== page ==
Researchers have found 76 previously unknown genes that make bacteria resistant to last-resort antibiotics. The genes were found while searching large volumes of bacterial DNA.
The findings showed that several of these resistance genes can provide bacteria with the ability to degrade carbapenems -- most powerful class of antibiotics used to treat multi-resistant bacteria.
"Our study shows that there are lots of unknown resistance genes. Knowledge about these genes makes it possible to more effectively find and hopefully tackle new forms of multi-resistant bacteria", said lead author Erik Kristiansson, Professor at Chalmers University of Technology in Sweden.
"The novel genes we discovered are only the tip of the iceberg. There are still many unidentified antibiotic resistance genes that could become major global health problems in the future," Kristiansson said.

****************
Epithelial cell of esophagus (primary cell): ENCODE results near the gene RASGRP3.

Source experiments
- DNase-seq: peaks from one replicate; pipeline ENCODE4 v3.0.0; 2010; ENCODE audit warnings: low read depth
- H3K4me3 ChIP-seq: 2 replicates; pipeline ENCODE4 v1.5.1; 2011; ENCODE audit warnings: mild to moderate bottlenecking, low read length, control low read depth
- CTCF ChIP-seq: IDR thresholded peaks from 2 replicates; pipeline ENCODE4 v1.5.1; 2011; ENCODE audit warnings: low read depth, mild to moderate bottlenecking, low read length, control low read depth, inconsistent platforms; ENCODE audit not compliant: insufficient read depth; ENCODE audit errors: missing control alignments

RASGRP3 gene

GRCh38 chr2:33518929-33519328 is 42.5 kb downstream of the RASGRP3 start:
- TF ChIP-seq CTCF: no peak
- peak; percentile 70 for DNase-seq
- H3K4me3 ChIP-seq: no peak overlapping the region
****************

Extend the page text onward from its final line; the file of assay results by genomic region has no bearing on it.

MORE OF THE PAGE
The increasing number of infections caused by antibiotic-resistant bacteria is a rapidly growing global problem.
Disease-causing bacteria become resistant through mutations of their own DNA or by acquiring resistance genes from other, often harmless, bacteria.
"The more we know about how bacteria can defend themselves against antibiotics, the better are our odds for developing effective, new drugs", explained co-author Joakim Larsson, Professor at the University of Gothenburg in Sweden.
In the study, published in the scientific journal Microbiome, the researchers identified the novel genes by analysing DNA sequences from bacteria collected from humans and various environments from all over the world.
They developed new computational methods to find patterns in DNA that are associated with antibiotic resistance.
By testing the genes they identified in the laboratory, they could then prove that their predictions were correct.
The next step for the research groups is to search for genes that provide resistance to other forms of antibiotics.